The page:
Look at these for inspiration…

-- Making the best of what I have!

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knotscott

7207 posts in 2835 days


#8 posted 05-22-2012 03:08 AM

There’s definitely a speaker inside….

-- Happiness is like wetting your pants...everyone can see it, but only you can feel the warmth....

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Rick M

7903 posts in 1840 days


#9 posted 05-22-2012 03:17 AM

I still don’t see the point of using bondo or silicone. It is not a speaker cab, it’s a flight case, meant to protect the amp & head while in transport.
http://en.wikipedia.org/wiki/Flightcase

-- http://thewoodknack.blogspot.com/

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AMC

37 posts in 2041 days


#10 posted 05-22-2012 03:45 AM

the point of the bondo is to smooth and fill all the edges for a nice painted finish.

-- Making the best of what I have!

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Rick M

7903 posts in 1840 days


#11 posted 05-22-2012 07:32 AM

Well I’ve been reading off and on about building subs for years and never heard of using bondo until today. I don’t see the point if you’re building from MDF, maybe if you don’t have a saw to miter the corners, but whatever. I wouldn’t want to use bondo on a flight case designed to take bumps and bruises instead of your gear; and I still don’t see the point of silicone.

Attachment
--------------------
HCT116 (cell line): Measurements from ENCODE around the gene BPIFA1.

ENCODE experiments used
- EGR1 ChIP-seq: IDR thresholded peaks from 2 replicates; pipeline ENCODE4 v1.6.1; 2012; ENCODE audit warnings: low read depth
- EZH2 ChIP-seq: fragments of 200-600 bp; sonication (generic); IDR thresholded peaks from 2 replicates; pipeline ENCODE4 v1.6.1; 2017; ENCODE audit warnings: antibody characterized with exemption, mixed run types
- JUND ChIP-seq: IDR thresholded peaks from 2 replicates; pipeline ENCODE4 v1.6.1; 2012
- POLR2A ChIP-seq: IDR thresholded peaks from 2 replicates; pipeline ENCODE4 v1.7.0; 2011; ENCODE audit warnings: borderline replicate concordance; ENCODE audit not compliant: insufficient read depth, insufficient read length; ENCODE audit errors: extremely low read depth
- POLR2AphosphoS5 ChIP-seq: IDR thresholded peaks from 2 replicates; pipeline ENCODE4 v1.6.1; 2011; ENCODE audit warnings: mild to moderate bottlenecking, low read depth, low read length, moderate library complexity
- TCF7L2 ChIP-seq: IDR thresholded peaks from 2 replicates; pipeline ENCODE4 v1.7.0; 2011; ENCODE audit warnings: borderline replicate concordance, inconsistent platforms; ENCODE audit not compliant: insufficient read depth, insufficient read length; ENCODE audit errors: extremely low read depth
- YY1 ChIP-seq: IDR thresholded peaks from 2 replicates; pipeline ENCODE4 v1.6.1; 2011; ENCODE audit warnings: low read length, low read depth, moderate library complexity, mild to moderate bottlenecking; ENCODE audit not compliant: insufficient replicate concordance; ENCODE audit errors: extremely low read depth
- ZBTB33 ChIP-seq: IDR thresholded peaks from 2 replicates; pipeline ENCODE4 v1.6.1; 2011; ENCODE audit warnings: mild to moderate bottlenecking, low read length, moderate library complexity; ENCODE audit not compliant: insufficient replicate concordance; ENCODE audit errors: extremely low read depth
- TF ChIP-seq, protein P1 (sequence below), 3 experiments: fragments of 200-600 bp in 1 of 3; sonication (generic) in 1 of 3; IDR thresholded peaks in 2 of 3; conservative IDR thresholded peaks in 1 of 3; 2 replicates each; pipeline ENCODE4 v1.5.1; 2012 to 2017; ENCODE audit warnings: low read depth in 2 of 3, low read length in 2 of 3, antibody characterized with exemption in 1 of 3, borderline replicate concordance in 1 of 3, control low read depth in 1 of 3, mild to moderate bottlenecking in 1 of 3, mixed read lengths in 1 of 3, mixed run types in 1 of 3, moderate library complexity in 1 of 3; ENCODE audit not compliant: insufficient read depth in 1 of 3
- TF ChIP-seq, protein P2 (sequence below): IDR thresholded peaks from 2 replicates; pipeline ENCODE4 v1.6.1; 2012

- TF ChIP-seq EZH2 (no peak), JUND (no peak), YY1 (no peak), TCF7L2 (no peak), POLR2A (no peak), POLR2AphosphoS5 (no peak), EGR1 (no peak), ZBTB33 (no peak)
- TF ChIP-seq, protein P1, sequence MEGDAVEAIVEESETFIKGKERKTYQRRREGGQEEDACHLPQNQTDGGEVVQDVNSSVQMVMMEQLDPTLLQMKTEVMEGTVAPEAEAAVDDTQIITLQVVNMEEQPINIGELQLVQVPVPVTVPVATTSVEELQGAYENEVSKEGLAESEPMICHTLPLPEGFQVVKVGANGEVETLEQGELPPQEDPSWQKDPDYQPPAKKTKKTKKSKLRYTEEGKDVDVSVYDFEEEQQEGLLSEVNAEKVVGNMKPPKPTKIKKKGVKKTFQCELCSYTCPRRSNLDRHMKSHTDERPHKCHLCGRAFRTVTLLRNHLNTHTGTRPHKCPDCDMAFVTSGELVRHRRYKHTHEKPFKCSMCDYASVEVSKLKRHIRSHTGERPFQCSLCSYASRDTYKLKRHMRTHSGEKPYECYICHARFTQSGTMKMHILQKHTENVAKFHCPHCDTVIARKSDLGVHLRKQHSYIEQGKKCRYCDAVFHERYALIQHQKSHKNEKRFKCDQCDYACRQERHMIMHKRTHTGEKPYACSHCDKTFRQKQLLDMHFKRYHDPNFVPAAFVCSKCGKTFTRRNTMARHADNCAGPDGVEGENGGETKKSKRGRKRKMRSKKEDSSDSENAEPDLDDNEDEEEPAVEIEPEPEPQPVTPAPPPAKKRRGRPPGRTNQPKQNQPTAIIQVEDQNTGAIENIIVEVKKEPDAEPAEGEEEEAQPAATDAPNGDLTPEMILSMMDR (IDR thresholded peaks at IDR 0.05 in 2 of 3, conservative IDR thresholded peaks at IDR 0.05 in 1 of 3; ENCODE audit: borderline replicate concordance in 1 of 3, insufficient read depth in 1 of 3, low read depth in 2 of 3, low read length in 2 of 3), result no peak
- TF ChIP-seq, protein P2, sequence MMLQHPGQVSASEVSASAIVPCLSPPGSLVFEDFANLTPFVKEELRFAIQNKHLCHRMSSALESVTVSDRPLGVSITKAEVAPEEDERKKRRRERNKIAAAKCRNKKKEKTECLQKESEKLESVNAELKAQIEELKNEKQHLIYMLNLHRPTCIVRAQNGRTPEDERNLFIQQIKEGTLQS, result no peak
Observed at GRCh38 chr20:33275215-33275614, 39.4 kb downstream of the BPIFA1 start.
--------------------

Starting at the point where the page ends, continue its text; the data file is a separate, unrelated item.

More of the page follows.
-- http://thewoodknack.blogspot.com/

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Sirgreggins

298 posts in 1695 days


#12 posted 05-22-2012 01:08 PM

Thanks everyone. I appreciate all the help. Sorry for all the confusion

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AMC

37 posts in 2041 days


#13 posted 05-22-2012 02:34 PM

If you are planning on a painted enclosure, you will need something to fill small gaps and end grain (even MDF has end grain of sorts) Nothing works better then bondo for such a job. It is widely used among speaker builders, and I use it anywhere I need fill and I am planning to paint, it is vastly superior to common wood fillers. The edges of his box will be plywood, and even good baltic birch ply needs considerable care if your going to paint it.

There is an interesting blog post on the parts express forum about how one person used it in a few different ways to keep painted MDF cabs from showing their joint lines after a couple of seasons. Even ‘perfect’ MDF cabs will show their lines after a few temperature / humidity cycles. Obviously this is less of a problem if you are going to veneer you box, but it still can be a problem.

-- Making the best of what I have!

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Sirgreggins

298 posts in 1695 days


#14 posted 05-22-2012 02:38 PM

I built a speaker box for my friends car and used bondo on the outside. I just wasn’t sure if there was anything special i needed to address with this project.

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AMC

37 posts in 2041 days


#15 posted 05-22-2012 02:47 PM

Not really, it’s just a case for a speaker, so you can’t really screw it up. I would however consider using some sort of edge material, for protection. Bondo has no sound improving qualities, it’s just for cosmetics.

All the extruded aluminum parts you see on the pictures is available from on-line sources, if you like that look. You can also get the spring loaded handles, corner pieces, etc, too give it a nice finished look.

-- Making the best of what I have!